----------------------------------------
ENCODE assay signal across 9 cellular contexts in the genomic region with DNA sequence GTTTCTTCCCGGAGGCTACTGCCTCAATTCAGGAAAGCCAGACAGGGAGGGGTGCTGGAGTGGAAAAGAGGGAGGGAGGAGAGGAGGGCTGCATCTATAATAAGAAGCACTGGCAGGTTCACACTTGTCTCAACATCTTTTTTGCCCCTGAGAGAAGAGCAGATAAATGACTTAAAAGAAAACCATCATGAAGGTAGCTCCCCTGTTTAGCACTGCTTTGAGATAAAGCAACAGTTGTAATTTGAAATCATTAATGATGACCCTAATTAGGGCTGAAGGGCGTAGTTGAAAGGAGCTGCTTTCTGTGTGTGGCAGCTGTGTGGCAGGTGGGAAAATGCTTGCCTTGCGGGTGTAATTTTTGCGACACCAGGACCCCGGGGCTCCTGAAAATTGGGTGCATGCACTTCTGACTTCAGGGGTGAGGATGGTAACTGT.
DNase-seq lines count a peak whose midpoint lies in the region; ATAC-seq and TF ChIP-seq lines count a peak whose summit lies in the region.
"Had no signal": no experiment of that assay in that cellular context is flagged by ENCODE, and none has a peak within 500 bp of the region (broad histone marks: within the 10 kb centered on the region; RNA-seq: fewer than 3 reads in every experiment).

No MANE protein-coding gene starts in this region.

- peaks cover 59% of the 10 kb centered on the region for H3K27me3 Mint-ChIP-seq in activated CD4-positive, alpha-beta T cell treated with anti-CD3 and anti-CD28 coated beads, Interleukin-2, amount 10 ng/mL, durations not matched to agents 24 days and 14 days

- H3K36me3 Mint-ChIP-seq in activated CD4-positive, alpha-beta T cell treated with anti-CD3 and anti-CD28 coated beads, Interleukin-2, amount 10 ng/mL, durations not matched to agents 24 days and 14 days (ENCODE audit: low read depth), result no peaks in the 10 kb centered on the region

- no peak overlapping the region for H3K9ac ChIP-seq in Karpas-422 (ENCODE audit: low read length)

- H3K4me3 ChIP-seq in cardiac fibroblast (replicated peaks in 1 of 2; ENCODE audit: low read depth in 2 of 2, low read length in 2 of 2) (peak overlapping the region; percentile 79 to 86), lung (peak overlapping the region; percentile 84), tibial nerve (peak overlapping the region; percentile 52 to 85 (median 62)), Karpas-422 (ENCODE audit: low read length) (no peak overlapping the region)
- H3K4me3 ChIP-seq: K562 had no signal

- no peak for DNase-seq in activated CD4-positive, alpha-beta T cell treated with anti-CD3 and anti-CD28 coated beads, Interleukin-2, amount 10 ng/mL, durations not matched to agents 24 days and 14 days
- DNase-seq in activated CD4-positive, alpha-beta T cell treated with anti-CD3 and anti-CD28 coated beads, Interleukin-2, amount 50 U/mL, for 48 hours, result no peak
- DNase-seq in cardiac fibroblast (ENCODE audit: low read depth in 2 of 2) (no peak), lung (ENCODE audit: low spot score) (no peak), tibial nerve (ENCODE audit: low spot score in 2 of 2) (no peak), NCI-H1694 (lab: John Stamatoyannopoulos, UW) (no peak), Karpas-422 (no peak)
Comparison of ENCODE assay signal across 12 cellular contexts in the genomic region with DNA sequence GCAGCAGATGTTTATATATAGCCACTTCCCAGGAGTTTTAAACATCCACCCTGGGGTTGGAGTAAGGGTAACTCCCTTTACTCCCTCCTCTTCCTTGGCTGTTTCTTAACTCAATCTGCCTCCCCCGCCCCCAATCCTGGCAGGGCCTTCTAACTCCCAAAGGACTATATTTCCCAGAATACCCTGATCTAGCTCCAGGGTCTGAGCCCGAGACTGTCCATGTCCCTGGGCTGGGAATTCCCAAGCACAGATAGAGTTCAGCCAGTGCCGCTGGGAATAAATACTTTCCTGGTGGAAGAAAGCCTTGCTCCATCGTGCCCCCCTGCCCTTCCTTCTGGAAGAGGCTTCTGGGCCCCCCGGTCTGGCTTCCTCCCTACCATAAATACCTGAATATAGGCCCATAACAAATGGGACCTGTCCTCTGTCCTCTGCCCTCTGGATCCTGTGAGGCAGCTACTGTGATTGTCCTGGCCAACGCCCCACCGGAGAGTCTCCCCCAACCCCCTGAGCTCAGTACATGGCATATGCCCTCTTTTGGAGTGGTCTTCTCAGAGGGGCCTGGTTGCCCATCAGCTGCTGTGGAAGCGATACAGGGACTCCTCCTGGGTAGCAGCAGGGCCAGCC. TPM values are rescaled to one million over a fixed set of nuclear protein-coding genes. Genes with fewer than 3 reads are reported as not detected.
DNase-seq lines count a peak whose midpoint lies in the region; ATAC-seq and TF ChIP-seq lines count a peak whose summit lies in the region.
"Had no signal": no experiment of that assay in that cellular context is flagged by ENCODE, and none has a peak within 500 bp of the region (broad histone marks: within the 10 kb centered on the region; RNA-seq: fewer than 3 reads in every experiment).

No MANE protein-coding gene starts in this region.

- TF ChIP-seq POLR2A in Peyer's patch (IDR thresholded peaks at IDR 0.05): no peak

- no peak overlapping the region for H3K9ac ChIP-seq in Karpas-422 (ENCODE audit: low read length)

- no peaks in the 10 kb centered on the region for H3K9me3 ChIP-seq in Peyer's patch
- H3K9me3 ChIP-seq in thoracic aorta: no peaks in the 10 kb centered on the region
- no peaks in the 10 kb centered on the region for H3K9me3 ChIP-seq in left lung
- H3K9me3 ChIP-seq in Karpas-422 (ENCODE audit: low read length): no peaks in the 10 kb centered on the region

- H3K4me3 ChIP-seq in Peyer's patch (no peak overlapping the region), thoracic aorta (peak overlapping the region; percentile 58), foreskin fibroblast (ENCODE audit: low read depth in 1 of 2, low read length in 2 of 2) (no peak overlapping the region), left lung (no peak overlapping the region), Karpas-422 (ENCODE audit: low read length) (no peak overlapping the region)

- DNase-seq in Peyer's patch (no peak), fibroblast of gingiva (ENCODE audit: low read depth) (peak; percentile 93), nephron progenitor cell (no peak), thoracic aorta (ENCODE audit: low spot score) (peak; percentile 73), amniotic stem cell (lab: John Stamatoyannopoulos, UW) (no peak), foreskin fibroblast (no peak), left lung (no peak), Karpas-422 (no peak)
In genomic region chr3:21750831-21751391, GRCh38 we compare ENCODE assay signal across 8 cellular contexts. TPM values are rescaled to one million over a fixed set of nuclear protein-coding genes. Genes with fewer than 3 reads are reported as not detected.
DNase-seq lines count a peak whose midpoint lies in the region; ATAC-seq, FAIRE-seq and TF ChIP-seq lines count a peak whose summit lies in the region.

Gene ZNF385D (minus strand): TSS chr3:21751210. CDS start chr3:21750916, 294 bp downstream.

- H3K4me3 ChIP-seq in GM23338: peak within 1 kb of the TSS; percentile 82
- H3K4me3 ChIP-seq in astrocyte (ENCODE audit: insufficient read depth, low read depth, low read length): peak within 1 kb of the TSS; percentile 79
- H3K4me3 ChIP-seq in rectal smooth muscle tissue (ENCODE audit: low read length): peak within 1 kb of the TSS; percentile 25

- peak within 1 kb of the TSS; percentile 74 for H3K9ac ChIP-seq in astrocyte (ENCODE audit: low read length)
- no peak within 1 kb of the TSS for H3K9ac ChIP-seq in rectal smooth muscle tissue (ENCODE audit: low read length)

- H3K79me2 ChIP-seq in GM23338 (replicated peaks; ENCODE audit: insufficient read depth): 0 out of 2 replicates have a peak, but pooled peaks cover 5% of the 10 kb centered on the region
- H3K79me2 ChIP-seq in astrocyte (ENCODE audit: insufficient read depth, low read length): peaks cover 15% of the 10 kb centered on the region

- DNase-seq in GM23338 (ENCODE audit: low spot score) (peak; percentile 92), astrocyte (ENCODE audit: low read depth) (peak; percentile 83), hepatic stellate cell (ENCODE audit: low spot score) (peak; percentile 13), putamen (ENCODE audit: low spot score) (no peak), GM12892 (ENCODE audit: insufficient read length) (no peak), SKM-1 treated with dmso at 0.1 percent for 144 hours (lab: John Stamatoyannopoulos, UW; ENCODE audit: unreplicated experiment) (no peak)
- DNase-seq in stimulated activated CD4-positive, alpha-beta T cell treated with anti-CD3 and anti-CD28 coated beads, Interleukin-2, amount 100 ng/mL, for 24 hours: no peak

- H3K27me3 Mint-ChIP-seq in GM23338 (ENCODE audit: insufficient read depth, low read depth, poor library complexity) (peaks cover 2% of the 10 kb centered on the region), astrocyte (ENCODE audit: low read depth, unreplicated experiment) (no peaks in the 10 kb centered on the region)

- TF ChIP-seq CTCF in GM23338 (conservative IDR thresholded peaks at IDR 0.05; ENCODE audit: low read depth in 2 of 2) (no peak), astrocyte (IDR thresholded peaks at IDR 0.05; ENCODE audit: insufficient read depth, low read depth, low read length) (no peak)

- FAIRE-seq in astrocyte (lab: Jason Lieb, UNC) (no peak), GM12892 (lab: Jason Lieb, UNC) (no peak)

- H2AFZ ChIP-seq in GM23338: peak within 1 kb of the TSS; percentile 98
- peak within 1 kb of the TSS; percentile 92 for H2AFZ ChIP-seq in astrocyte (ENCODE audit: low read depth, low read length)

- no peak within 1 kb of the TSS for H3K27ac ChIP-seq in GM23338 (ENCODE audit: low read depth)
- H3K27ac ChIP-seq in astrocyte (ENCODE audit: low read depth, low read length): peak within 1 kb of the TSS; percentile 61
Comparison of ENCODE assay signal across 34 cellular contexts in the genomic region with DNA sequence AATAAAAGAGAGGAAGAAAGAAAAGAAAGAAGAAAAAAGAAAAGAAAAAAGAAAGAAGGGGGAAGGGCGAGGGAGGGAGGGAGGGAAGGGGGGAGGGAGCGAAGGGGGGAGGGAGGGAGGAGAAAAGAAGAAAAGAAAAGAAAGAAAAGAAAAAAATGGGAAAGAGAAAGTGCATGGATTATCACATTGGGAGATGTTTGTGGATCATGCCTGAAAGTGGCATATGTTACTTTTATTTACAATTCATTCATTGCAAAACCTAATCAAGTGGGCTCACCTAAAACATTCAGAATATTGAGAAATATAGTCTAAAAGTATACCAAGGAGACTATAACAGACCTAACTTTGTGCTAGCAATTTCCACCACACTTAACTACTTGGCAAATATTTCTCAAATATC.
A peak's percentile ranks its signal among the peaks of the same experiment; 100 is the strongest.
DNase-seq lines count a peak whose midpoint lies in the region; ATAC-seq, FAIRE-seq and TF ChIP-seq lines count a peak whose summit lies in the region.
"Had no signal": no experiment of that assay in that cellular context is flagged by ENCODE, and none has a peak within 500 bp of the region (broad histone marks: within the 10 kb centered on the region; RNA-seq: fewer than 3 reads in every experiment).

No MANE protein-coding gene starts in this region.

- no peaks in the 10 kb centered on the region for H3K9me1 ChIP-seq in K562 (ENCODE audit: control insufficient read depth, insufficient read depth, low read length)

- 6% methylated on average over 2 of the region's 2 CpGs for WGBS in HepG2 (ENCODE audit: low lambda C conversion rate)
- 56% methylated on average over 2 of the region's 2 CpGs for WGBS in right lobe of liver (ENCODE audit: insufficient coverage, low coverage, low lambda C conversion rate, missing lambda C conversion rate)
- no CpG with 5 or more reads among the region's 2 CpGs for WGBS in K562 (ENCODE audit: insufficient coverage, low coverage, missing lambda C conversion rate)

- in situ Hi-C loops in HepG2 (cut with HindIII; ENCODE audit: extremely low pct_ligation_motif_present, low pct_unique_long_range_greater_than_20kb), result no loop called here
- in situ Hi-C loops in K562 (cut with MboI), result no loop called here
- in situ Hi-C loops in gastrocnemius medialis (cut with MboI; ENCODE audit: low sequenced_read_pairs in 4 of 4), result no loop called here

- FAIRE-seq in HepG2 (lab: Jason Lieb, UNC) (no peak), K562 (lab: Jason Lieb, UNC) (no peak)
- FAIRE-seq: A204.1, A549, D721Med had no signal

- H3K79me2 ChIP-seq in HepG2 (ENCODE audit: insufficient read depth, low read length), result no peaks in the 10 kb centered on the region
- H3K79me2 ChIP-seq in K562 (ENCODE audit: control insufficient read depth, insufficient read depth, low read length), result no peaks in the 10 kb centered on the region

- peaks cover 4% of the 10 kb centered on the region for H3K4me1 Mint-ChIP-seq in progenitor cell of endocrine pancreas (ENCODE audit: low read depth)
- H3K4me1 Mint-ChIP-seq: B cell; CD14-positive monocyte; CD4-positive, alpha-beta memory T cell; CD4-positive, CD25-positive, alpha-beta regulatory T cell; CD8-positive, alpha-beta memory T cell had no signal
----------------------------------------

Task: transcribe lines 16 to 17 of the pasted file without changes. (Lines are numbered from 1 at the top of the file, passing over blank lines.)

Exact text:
No MANE protein-coding gene starts in this region.

- TF ChIP-seq POLR2A in Peyer's patch (IDR thresholded peaks at IDR 0.05): no peak